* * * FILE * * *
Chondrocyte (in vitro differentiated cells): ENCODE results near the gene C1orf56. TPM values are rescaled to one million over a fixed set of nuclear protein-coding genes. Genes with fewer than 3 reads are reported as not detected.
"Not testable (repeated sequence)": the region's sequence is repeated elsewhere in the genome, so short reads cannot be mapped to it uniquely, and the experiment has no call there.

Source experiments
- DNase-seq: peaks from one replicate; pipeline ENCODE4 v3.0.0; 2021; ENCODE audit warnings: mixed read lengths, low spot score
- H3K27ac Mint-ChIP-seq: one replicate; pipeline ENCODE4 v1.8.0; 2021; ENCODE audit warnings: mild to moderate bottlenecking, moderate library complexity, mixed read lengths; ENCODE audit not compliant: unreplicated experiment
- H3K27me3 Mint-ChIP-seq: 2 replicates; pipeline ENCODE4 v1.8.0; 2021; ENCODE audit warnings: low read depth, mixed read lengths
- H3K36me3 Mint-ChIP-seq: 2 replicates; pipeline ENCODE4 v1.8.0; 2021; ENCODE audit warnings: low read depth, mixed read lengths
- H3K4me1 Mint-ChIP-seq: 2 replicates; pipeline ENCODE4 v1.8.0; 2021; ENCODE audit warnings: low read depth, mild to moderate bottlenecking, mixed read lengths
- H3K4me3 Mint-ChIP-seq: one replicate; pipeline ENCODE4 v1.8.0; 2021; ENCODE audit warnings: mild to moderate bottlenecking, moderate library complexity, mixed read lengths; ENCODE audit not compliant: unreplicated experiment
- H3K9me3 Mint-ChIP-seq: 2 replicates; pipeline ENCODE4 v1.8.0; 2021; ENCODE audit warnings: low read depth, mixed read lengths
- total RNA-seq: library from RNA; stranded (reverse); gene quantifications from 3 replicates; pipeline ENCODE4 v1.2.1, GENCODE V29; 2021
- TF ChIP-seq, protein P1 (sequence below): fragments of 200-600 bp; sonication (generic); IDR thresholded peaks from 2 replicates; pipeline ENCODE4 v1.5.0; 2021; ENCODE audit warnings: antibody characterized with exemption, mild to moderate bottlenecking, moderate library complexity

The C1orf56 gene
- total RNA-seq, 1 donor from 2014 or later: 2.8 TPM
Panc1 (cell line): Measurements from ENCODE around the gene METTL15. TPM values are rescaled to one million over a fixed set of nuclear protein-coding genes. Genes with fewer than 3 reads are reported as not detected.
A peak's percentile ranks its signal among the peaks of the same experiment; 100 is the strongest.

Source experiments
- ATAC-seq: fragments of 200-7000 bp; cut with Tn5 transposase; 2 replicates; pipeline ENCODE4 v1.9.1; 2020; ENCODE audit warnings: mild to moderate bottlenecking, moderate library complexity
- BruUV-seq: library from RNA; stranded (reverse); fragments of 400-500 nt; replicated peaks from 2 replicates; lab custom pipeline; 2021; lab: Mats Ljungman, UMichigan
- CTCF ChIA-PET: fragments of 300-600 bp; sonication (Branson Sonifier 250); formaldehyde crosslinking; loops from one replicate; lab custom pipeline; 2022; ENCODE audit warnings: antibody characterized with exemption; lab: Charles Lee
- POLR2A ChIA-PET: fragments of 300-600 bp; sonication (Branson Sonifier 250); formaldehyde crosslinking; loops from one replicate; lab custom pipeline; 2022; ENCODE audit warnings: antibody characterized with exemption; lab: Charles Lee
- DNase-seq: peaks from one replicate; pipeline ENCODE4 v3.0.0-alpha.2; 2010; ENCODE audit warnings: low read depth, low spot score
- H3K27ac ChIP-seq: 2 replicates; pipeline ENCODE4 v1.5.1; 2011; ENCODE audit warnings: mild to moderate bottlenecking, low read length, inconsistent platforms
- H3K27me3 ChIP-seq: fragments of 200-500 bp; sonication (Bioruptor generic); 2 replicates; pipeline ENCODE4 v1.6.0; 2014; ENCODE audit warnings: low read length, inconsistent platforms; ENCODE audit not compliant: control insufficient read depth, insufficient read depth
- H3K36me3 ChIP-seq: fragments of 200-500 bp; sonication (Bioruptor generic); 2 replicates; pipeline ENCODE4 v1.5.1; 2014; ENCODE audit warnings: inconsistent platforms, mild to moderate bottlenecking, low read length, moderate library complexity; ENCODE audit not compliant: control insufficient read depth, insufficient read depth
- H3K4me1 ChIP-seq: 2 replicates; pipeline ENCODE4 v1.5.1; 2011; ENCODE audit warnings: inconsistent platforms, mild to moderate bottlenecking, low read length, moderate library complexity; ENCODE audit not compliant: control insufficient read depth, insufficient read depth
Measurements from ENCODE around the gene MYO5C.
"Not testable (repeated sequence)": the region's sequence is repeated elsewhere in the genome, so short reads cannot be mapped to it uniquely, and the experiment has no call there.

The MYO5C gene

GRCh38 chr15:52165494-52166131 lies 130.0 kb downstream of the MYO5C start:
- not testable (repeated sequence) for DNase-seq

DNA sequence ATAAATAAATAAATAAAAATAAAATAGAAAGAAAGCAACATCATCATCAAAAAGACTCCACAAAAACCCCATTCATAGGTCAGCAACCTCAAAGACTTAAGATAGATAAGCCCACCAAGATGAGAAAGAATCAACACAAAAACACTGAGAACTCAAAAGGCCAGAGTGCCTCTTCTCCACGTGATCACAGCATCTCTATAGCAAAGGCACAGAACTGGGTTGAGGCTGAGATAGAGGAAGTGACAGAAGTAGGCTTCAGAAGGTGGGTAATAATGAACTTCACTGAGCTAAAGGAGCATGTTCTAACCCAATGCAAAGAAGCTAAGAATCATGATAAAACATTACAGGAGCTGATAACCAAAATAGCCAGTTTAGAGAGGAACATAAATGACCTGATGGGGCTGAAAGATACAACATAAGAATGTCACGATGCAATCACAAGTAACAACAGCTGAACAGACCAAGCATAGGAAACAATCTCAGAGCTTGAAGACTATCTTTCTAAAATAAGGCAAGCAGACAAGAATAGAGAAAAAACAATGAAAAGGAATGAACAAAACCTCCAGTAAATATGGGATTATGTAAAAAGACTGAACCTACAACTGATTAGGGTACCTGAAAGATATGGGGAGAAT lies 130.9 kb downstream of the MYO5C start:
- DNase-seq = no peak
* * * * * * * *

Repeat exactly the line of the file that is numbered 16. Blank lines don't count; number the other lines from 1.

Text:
A peak's percentile ranks its signal among the peaks of the same experiment; 100 is the strongest.